Best New Albums of 2013: #20, Wild Nothing – Empty Estate

Running through the end of the month (with a short Christmas break), I’ll be running a post each weekday taking a look at one of my top 20 albums of the year, slowly working my way down to number one. Some I’ve reviewed previously for Bearded Gentlemen Music – I’ll provide links where necessary – and the entire list will eventually end up there, too. But for most of these records, this is the first time I’m writing about them at length, making this a chance to explain my choices in a little greater detail. Last year’s list is no longer online, but for 2011’s Best Canadian Music click here and for 2010’s list, click here.

#20: Wild Nothing – Empty Estate (Captured Tracks)

EPs are a good place to experiment and this is full of them. On Empty Estate, Wild Nothing’s Jack Tatum takes a different approach from last year’s Nocturnes. Where before, he sounded vaguely like The Cure, now the songs are alternately spiky (Ocean Repeating), in debt to power pop (The Body In Rainfall) or collapse into keyboards (Data World). There’s even a saxophone solo! It still sounds very 1980s – When hasn’t he? Remember, he got his start with a Kate Bush cover – but a different kind of 80s.

I think it generally works pretty well, too. The songwriting is just as strong and the hooks are a lot more infectious. At first glance, it’s sunnier than their last full length and a hell of a lot easier to dance to. There’s better videos, too. But the more I listen, the more I can sense the frustration Tatum’s mentioned in interviews.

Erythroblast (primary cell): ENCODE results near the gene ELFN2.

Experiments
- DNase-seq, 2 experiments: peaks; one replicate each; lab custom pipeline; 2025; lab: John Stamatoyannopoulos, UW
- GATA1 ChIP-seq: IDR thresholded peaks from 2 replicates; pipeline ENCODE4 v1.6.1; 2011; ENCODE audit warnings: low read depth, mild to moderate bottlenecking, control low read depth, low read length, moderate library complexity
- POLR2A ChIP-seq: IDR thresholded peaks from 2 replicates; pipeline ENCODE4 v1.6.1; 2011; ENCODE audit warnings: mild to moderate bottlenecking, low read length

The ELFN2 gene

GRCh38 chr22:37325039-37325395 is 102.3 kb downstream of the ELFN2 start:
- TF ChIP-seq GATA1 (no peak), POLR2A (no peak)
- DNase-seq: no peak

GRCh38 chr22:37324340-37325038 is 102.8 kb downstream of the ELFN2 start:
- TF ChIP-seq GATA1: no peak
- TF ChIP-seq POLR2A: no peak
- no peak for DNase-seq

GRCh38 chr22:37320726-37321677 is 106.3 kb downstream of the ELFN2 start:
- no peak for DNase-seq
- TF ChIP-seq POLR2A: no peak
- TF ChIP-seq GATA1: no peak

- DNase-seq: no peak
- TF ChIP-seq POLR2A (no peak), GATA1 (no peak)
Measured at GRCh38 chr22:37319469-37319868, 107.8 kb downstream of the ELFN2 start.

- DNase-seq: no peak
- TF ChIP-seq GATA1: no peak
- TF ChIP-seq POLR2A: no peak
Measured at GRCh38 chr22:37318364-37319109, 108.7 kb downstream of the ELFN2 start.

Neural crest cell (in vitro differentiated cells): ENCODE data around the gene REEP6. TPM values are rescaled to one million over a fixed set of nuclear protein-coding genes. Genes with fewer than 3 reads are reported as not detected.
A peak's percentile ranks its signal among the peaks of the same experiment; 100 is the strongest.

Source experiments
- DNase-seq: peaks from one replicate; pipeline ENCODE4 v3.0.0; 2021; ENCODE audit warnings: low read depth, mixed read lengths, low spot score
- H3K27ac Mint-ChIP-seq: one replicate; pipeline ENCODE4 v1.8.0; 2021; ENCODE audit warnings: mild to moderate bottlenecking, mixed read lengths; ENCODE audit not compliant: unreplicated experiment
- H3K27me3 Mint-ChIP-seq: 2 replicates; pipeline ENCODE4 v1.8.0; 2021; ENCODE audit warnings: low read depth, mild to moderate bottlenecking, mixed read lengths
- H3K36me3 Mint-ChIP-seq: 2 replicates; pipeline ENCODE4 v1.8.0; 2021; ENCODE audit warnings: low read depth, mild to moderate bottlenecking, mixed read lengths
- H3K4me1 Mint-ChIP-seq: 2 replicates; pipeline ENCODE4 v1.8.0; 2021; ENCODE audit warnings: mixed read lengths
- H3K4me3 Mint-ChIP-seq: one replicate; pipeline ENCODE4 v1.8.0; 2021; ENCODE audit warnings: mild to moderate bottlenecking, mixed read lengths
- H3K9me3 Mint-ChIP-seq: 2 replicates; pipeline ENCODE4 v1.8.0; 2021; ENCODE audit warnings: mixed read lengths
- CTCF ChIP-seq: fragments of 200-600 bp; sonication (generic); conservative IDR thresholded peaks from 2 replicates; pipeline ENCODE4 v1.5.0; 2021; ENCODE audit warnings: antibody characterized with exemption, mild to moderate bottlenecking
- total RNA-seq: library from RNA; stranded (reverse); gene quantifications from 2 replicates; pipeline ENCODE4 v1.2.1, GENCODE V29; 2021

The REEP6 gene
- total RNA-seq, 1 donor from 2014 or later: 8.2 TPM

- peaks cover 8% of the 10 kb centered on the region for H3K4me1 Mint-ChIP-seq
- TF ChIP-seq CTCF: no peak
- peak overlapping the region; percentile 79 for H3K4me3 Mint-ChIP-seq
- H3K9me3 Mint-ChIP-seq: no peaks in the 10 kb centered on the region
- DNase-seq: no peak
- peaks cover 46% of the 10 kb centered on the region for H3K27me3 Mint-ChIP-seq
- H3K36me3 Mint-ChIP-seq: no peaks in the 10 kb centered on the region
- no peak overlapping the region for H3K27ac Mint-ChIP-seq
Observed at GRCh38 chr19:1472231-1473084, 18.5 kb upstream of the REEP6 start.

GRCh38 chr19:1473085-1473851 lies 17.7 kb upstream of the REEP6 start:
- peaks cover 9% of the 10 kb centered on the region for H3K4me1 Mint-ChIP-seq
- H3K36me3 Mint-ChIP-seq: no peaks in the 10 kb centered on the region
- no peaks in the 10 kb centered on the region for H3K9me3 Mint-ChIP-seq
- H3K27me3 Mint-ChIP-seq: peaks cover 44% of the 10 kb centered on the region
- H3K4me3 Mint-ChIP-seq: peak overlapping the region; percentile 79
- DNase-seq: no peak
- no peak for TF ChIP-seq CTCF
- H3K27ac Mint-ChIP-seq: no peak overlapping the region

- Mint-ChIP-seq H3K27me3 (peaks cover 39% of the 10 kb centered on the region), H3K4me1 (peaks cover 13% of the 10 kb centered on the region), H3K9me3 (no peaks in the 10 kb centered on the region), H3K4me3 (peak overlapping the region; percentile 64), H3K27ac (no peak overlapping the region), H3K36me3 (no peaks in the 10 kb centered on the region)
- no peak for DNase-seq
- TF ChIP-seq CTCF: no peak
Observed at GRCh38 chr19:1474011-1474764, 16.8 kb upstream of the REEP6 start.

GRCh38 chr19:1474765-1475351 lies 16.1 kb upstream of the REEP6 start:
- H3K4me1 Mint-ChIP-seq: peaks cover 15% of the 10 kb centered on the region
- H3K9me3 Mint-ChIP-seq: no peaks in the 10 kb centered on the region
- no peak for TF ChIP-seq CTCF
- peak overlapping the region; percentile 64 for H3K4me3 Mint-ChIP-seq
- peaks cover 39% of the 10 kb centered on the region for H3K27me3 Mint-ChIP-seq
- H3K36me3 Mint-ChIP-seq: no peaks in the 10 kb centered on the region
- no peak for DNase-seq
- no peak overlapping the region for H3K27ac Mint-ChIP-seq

Just look at Dancing Shell, for my money the EP’s standout track. Musically, it starts off fun enough: a catchy bassline, sparkling keyboards and choppy guitars. Then you start listening to Tatum’s half-whispered singing: “I’m not a human, I’m just a body,” sings Tatum, “just a dancing shell here to make you happy.” Before you know it, the song’s ending in a wave of cavernous synths, echoing and getting slower and slower and fading away.

At seven songs, it ends rather quickly, but it’s a good appetizer for Wild Nothing fans and I really hope Tatum’s music keeps moving in this direction.




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